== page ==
Referred to, p. 109.

The point in question is as follows (a): Suppose a man to be the purchaser of freehold land, and to die seised of it intestate, leaving two daughters, say Susannah and Catherine, but no sons. It is clear that the land will then descend to the two daughters, Susannah and Catherine, in equal shares as coparceners. Let us now suppose that the daughter Catherine dies on or after the 1st of January, 1834, intestate, and without having disposed of her moiety in her lifetime, leaving issue one son. Under these circumstances the question arises, to whom shall the inheritance descend ? The act to amend the law of inheritance enacts, " that in every case descent shall be traced from the purchaser." In this case Catherine is clearly not the purchaser, but her fattier; and the descent of Catherine's moiety is accordingly to be traced from him. Who, then, as to this moiety, is his heir? Supposing that, instead of the moiety in question, some other land were, after Catherine's decease, to be given to the heir of her father, such heir would clearly be Susannah, the surviving daughter, as to one moiety of the land, and the son of Catherine as to the other moiety. It has been argued, then, that the moiety which belonged to Catherine, by descent from her father, must, on her decease, descend to the heir of her father, in the same manner as other land would have done had she been dead in her father's lifetime; that is to say, that one moiety of Catherine's moiety will descend to her surviving sister Susannah, and the other moiety of Catherine's moiety will descend to her son. But the following reasoning seems to show that, on the decease of Catherine, her moiety will not descend equally between her surviving sister and her own son, but will descend entirely to her son.

(a) The substance of the following observations has already appeared in the " Jurist" newspaper for February 28,1846. The point has since been expressly decided, in accordance with the opinion for which the author has contended, in Cooper v. France,"V.- C. E., 14 Jur. 214, the authority of which decision is recognized by Lord St. Leonards in his Essay on the Real Property Statutes, p. 282 (1st ed.), 269 (2nd ed.) But as the grounds on which the judgment of the Vice-Chancellor was rested do not appear to the author to be quite conclusive, he has not thought it desirable to omit his remarks.

In order to arrive at our conclusion it will be necessary to inquire, first, into the course of descent of an estate tail, under the circumstances above described, according to the old law; secondly, into the course of descent of an estate in fee simple, according to the old law, supposing the circumstances as above described, with this qualification, that neither Susannah nor Catherine shall be considered to have obtained any actual seisin of the lands. And, when these two points shall have been satisfactorily ascertained, we shall then be in a better position to place a correct interpretation on the act by which the old law of inheritance has been endeavoured to be amended.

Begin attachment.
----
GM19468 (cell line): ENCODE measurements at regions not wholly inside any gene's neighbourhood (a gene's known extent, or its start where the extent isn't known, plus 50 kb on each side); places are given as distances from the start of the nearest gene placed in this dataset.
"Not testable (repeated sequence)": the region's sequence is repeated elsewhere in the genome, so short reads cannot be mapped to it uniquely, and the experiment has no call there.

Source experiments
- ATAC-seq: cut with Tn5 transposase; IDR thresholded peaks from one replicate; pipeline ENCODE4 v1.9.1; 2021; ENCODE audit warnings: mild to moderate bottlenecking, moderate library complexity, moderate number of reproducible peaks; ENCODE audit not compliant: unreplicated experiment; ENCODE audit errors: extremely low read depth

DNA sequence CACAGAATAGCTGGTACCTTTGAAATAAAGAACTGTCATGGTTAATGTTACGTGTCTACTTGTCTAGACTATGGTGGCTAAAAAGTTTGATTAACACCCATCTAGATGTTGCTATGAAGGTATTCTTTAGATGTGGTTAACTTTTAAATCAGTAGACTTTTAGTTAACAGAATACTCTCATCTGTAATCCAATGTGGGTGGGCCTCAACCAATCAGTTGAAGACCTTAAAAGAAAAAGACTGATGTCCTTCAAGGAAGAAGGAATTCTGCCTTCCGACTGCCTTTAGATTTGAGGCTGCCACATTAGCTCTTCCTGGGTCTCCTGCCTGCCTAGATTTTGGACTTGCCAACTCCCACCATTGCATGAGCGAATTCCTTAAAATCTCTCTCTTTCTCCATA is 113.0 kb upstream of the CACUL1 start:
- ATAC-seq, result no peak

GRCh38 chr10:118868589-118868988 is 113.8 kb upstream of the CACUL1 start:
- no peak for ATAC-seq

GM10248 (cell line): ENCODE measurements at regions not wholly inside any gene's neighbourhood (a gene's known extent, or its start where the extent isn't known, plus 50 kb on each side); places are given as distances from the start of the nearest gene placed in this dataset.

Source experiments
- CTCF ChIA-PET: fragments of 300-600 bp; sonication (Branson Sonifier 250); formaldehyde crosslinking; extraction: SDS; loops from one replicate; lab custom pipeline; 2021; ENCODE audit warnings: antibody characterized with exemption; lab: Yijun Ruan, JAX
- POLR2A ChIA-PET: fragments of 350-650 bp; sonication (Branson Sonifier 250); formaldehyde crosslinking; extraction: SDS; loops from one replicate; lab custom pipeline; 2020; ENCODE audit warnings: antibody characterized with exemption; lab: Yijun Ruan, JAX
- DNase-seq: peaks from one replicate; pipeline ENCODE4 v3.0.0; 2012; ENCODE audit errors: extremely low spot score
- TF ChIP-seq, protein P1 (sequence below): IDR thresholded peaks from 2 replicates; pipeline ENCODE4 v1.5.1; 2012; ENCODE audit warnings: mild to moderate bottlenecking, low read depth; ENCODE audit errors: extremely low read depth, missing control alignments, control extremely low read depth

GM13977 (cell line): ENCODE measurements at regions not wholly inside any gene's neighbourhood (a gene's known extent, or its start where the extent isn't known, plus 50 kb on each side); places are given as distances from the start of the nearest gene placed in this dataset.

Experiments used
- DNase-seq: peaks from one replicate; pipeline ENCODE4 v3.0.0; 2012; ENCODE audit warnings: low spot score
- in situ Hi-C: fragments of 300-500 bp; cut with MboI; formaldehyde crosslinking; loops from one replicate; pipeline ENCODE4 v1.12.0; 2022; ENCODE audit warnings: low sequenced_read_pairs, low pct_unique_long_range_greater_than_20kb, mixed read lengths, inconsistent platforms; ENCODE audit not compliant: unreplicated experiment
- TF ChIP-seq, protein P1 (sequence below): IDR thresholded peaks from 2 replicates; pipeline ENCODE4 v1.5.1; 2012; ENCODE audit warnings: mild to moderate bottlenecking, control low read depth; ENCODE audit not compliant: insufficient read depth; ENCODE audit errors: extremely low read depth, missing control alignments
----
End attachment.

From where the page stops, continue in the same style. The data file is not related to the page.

1. First, then, as to the course of descent of an estate tail according to the old law. Let us suppose lands to have been given to the purchaser and the heirs of his body. On his decease, his two daughters, Susannah and Catherine, are clearly the heirs of his body, and as such will accordingly have become tenants in tail each of a moiety. Now there is no proposition more frequently asserted in the old books than this : that the descent of an estate tail is per formam doni to the heirs of the body of the donee. On the decease of one heir of the body, the estate descends not to the heir of such heir, but to the heir of the body of the original donee per formam doni. Suppose, then, that Catherine should die, her moiety would clearly have descended, by the old law, to the heir of the body of her father, the original donee in tail. Whom, then, under the above circumstances, did the old law consider to be the heir of his body quoad this moiety ? The Tenures of Littleton, as explained by Lord Coke's Commentary, supply us with an answer. Littleton says, " Also, if lands or tenements be given to a man in tail who hath as much land in fee simple, and bath issue two daughters, and die, and his two daughters make partition between them, so as the land in fee simple is allotted to the younger daughter, in allowance for the land and tenements in tail allotted to the elder daughter; if, after such partition made, the younger daughter alieneth her land in fee simple to another in fee, and hath issue a son or daughter, and dies, the issue may enter into the lands in tail, and hold and occupy them in purparty with her aunt" (b). On this case Lord Coke makes the following comment: - " The eldest coparcener hath, by the partition, and the matter subsequent, barred herself of her right in the fee-simple lauds, insomuch as when the youngest sister alieneth the fee-simple lands and dieth, and her issue entereth into half the lands entailed, yet shall not the eldest sister enter into half of the lands in fee simple upon the alienee" (c). It is evident, therefore, that Lord Coke, though well acquainted with the rule that an estate tail should descend per formam doni, yet never for a moment supposed that, on the decease of the younger daughter, her moiety would descend half to her sister, and half to her issue; for he presumes, of course, that the issue would enter into half the lands entailed, that is, into the whole of the moiety of the lands which had originally belonged to their mother. After the decease of the younger sister, the heirs of the body of her father were no doubt the elder sister and the issue of the younger; but, as to the moiety which had belonged to the younger sister, this as clearly was not the case; the heir of the body of the father to inherit this moiety was exclusively the issue of such younger daughter, who were entitled to the whole of it in the place of their parent. This incidental allusion of Lord Coke is as strong, if not stronger, than a direct assertion by him of the doctrine : for it seems to show that a doubt on the subject never entered into his mind.